“What we need is the political will,” he said, recounting the story from World War II, when President Franklin Delano Roosevelt brought the car companies in and told them to stop making cars and, said Buxton – American car manufacturers produced just 137 cars in three years. He also cited how the U.S. came up with trillions of dollars to resolve the bank crisis of about a decade ago. “Political will,” Buxton said.

Buxton said Garamendi and other lawmakers have to  have the same political will to “fight tooth and nail” and “not rest” until the climate crisis is resolved.

“The message came across loud and clear that we don’t want partial pragmatic responses to the climate crisis and that Garamendi’s actions and approach are not sufficient. We need bold ambitious urgent action embodied in the vision of the Green New Deal,” Buxton wrote after the rally.

Francisco Dominguez noted that “Indigenous Peoples have been targeted since Day 1,” and explained how Indigenous youth and others at Standing Rock were labeled terrorists just for wanting clean water to drink.

Garamendi, in an interview just today, said the effect of climate change on military installations would be a target of the House Armed Services Readiness Subcommittee. He’s the chair.

“Climate change is going to be one of the principle reasons for wars, revolutions, refugees and … disruption around the world,” Garamendi said in an interview in Politico.  “This is the one [subcommittee] … where there’s a direct opportunity to have the U.S. Department of Defense and all of its various elements engaged, prepared, ready for that.”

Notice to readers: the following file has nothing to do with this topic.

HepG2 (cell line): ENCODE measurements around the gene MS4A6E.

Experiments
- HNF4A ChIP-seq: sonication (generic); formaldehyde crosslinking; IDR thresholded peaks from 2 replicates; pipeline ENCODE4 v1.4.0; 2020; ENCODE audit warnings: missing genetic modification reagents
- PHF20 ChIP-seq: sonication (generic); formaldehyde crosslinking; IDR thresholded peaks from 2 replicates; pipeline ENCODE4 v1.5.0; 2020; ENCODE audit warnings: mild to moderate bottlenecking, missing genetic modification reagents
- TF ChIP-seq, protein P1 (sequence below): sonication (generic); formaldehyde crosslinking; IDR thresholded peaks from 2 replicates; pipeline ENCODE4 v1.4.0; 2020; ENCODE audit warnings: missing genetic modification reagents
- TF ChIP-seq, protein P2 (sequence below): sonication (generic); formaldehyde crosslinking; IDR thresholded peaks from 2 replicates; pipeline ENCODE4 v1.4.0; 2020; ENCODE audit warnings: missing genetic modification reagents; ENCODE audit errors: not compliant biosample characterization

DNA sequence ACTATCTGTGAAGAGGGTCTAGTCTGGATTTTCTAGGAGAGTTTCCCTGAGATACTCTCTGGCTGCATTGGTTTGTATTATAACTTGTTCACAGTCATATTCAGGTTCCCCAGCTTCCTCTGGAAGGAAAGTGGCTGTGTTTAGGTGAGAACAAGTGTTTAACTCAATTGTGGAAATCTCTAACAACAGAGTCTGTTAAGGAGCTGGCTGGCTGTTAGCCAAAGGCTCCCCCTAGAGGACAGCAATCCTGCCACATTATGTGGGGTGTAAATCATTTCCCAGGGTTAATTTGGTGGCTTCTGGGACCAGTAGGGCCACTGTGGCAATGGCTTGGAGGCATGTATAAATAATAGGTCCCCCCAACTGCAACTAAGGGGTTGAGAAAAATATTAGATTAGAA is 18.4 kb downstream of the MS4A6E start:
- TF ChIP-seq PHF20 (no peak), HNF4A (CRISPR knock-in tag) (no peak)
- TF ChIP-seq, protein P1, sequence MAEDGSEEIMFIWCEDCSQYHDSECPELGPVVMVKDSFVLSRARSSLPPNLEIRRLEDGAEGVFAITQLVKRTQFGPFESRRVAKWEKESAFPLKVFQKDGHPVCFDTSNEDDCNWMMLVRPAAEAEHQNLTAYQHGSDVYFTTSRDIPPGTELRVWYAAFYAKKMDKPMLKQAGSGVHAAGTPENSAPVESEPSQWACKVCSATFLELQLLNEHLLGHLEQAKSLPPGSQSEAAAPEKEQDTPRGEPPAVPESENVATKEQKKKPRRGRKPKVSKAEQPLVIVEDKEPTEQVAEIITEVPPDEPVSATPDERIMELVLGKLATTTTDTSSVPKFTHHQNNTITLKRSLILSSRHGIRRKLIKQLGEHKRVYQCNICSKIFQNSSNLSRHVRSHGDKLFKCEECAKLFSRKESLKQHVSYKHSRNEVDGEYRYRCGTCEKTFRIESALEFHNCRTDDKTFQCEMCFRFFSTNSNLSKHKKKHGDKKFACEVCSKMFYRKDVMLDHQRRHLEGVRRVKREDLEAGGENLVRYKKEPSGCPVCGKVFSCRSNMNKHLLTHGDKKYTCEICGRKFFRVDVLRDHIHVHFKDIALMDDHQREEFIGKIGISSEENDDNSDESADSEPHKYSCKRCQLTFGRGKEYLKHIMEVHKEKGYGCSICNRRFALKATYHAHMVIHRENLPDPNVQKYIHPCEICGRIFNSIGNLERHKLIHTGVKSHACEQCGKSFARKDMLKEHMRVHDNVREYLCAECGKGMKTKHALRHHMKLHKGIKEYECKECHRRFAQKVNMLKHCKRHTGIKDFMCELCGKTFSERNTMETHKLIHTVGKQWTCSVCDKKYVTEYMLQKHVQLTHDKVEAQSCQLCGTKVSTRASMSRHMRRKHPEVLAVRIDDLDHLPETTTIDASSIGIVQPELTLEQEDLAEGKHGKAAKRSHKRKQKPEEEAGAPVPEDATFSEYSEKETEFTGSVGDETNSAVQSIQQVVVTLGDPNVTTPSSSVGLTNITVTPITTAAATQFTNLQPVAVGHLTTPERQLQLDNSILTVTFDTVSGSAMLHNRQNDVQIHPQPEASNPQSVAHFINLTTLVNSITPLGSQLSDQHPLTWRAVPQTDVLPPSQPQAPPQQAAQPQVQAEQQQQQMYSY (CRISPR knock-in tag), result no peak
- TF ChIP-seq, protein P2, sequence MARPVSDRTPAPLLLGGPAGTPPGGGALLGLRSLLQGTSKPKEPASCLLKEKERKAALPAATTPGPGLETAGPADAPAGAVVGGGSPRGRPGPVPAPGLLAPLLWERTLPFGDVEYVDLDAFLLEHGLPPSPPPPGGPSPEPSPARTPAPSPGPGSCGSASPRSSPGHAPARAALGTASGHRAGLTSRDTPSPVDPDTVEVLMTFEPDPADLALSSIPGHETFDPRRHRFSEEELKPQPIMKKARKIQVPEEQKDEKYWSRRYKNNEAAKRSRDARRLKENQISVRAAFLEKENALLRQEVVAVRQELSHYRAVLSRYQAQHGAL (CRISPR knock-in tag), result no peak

The Green New Deal has made headlines ever since Rep. Alexandria Ocasio-Cortez (AOC) joined the Sunrise Movement and Justice Democrats in a sit-in at Nancy Pelosi’s office to promote the Green New Deal in late November.

“We do not have a choice. We have to get to one hundred per cent renewable energy in 10 years. There is no other option,” she said. Now, scores of Congressional members, at least five Presidential candidates and as many as 80 percent of American voters, according to some polls, support the Green New Deal.

The resolution introduced this last week brings forward the broad goals talked up by Ocasio-Cortez and others, but doesn’t go as far as some would like – it doesn’t ban all fossil fuel and leaves open the possibility of nuclear energy to reach zero emissions.

Supporters of the measure note how when President Kennedy five decades ago announced a goal of sending an American to the moon in 10 years, he didn’t say how it would be done. Eventually it took a rocket made of new metals that hadn’t even been invented when Kennedy announced the goal. But he said the Americans needed to be bold.

Enter the maximum amount you want to pay each month
Sign up for

About The Author

Disclaimer: the views expressed by guest writers are strictly those of the author and may not reflect the views of the Vanguard, its editor, or its editorial board.

Related posts


    1. Jim Hoch

      Less than 5% of American voters could accurately describe what the Green New Deal is. This is rapidly becoming the Obamacare of the left. The Republicans voted to overturn the ACA more than 60 times when the votes made no difference. Once they were in a position to actually do it the instead just chipped away at it.